"I don't think that matters," Jonathan said matter of factly. "They seem to take special offense to me in particular, which I can understand based on the actions of my predecessor, but there comes a time and a place where they simply need to understand that I am not that same person." He quieted after a moment, his brows knitting together slightly before he let out a long sigh, shaking his head. "Whatever is meant to pass will pass, and I'll simply learn to deal with it." He just hoped that getting out of here was part of what was meant to pass. In here, there were too many restrictions, too many eyes upon him, and he needed to be out from constant surveillance for the first time since arriving here.
Jonathan looked up at her question, brows arching slightly in surprise. "Psychology and psychopharmacology. It's been something I've had interest in since I was a young child." Upon hearing of what she did in school, he couldn't help the small smile that ghosted its way upon his face. "I couldn't ask you to sing for me, could I?" he asked after a moment, hesitant in the question, prepared for refusal.
Maybe it was easier for Becky, because unlike those in Gotham she had no experience with this other Jonathan. The only man she knew was the one she was seated across from now, and she’d only known kindness from him, not cruelty; he’d had the opportunity to hurt her at the party, after all, when they’d all been without their inhibitions, and he hadn’t. If he didn’t hurt people when there was nothing stopping him then why would he do it now? Someone needed to believe in him, she decided. Someone needed to counter all the negativity Jonathan received in his world, and she didn’t mind being that person, not one bit. She wasn’t afraid either, despite those who’d done their best to warn her. “They will,” she assured him. “It might be difficult at first, but they’ll come around. They’ll see that they were wrong. They have to.” She nodded when he said he would learn to deal with it because, really, until things changed that was all he could do. “It’ll be okay,” she said, softer, more soothing.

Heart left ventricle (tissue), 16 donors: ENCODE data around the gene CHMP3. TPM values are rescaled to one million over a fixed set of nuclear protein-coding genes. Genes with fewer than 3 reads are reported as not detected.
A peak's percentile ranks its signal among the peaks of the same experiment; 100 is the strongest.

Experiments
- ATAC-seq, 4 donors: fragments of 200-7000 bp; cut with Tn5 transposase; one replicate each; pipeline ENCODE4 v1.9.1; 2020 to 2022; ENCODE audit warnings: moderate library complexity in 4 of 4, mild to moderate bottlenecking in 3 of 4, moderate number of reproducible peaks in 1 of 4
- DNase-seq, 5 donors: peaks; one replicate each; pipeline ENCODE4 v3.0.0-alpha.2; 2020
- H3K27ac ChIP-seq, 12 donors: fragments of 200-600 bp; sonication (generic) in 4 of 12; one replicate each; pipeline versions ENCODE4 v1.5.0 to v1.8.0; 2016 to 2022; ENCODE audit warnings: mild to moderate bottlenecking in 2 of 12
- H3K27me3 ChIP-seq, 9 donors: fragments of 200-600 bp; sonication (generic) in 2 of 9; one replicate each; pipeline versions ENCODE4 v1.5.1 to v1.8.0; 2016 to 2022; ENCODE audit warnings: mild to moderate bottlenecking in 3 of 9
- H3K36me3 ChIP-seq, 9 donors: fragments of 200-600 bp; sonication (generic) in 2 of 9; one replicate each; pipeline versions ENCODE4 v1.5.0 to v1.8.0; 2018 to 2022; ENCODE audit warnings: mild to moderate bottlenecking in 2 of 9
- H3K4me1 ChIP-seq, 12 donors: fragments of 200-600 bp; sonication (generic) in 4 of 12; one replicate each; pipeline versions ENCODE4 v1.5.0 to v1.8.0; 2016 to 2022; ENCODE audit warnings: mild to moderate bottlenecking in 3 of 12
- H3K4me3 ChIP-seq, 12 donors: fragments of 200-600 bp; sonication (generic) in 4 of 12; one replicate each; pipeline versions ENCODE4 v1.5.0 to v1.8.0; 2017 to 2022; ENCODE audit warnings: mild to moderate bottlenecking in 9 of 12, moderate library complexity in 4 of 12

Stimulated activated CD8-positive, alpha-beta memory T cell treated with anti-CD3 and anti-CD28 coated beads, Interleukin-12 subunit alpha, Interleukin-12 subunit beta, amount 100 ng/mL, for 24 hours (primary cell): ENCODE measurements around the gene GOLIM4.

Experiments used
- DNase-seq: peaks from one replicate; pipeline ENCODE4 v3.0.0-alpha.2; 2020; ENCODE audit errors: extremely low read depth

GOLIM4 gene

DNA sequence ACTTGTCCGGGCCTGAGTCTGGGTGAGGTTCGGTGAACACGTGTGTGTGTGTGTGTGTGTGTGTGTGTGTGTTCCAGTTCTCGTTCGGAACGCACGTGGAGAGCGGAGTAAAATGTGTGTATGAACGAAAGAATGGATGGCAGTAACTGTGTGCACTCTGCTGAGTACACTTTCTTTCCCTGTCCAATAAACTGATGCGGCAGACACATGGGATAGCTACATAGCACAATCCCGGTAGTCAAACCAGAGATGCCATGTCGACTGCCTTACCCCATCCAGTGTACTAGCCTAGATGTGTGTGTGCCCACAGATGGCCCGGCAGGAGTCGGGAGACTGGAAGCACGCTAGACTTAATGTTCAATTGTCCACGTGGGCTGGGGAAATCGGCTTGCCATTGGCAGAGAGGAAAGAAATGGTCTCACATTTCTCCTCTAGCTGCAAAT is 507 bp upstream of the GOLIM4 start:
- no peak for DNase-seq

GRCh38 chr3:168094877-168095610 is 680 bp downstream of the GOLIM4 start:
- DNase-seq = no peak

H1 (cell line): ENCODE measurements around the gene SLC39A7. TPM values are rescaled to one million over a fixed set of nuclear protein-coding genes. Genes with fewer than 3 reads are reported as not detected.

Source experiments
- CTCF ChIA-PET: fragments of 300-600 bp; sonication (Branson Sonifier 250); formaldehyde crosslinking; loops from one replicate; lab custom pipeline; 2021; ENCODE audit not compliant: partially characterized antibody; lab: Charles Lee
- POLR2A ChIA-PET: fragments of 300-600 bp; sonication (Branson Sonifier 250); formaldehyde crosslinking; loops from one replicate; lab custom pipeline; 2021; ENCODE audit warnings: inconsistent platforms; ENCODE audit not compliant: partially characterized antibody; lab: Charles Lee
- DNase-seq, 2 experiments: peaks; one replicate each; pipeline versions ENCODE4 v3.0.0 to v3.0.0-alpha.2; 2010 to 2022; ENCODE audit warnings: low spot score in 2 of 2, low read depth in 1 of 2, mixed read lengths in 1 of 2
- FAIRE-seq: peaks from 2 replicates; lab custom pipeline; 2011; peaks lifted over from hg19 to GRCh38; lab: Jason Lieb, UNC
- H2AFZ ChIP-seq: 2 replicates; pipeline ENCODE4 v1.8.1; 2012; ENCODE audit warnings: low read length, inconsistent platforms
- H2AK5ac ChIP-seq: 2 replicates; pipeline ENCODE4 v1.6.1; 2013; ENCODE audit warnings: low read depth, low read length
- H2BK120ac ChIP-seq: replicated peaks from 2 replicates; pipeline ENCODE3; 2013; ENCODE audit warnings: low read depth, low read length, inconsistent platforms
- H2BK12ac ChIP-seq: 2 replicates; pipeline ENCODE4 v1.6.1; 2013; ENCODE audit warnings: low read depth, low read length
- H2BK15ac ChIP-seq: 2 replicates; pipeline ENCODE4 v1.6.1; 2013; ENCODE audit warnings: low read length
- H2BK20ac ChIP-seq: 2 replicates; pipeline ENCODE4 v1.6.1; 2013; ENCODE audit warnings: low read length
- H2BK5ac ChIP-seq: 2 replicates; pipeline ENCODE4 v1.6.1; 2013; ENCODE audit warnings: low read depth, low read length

She knew what psychology was, of course, but she wasn’t as clear on psychopharmacology. Pharma was like pharmacy, which was medicine, drugs, but that came too close to the things she’d read about on the internet and so she didn’t give it all that much thought. “That sounds interesting. Interesting, but difficult,” she admitted. “You must be pretty smart.” Which she didn’t think she was, and she wondered if he would get bored with her, eventually, when that ended up becoming more obvious. But that concern vanished when he asked if she would sing for him, and she couldn’t help blushing. Singing in front of people was something that was required for her program, of course, but it had taken time and effort to get to the point where she didn’t freeze up and lose her voice. Even now, she was still far more confident on her own, with only an imaginary audience before her.